The main take-away from Murdoch’s speech at the IPA last week was less regulation, less fostering of development and more ‘freedom’ for corporations. The idea that developing national infrastructure is ‘placating a nation’ is laughable, as there has been little to no development of broadband markets by private organisations over the past decade (transcript of Murdoch’s speech below).
It’s clear that News Ltd’s market reach would be drastically reduced if smaller content providers were able to gain a foothold in this lucrative market. Users would no longer be subject to the whims of a monopoly and Foxtel’s ability to use lock-in contracts would be diminished.
Foxtel has already realised that the OTT/IPTV market is the future, but is struggling to capitalise on it. There are plans to develop the market more, but Foxtel is hobbling services by removing channels and charging more for IPTV services. This is in no small part due to the inability of Foxtel to force users to sign up to 24 month contracts when they are using their own equipment.
This is of major concern to Foxtel, as the contracts ensure they can continue to overcharge their 1.4 million users. Australia pays some of the highest pay TV prices compared to wages in the world, making Foxtel a profitable enterprise. The ARPU is sitting at $99 for FY 2012, giving weight to the idea that this is a huge cash cow for Murdoch’s media empire.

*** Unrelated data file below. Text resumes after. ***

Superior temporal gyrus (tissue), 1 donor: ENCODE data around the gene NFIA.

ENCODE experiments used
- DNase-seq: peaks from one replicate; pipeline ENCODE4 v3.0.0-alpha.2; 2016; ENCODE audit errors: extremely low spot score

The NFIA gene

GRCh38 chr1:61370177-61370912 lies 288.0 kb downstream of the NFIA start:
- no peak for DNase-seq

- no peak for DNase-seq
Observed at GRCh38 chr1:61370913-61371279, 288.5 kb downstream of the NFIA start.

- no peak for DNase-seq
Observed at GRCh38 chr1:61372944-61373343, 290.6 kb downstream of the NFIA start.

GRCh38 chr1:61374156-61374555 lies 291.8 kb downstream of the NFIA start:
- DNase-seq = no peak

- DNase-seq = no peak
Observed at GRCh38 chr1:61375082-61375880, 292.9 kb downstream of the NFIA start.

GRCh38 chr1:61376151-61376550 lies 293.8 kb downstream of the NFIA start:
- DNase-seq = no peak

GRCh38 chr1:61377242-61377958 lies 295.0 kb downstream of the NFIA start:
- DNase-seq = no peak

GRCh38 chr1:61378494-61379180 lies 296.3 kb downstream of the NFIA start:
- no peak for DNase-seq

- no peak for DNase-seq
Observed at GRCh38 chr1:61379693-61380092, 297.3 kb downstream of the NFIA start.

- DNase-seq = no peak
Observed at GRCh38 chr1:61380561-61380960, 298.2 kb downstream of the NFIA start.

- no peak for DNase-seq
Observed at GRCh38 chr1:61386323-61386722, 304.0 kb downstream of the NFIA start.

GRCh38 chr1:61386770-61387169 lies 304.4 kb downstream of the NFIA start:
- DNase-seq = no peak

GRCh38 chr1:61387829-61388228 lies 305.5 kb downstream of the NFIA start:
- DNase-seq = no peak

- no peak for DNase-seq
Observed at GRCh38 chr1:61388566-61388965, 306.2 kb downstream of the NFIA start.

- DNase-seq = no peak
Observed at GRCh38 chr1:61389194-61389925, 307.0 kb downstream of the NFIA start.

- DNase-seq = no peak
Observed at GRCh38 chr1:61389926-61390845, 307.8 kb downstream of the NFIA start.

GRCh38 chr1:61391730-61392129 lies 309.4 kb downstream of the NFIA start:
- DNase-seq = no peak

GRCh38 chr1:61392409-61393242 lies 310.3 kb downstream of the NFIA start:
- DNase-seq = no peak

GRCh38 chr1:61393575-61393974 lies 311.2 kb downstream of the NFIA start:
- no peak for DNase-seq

If OTT/IPTV services are offered that directly compete with the entertainment channels of Foxtel, this number would drop dramatically. Essentially Foxtel would be left with their sport deals as the only selling feature of their service.
The ARPU would drop dramatically if people only signed up for basic services and sport, which is currently the major drawcard for Foxtel. Why sign up for entertainment packages when, for a fraction of the cost, users can sign up for a fully featured OTT service that offers the same content on-demand for one flat rate price.
The reality is that Murdoch sees government intervention as a threat to his hostile business practices; from regulation to infrastructure development, all must be stopped so Rupert can ‘live freer’.
Over the next few months leading up to the election we can assume that attacks on the NBN will grow shrill and desperate from News Ltd papers, giving people the impression that if they don’t settle for less their ‘freedom’ will be impinged upon. The truth is that the opposite is true.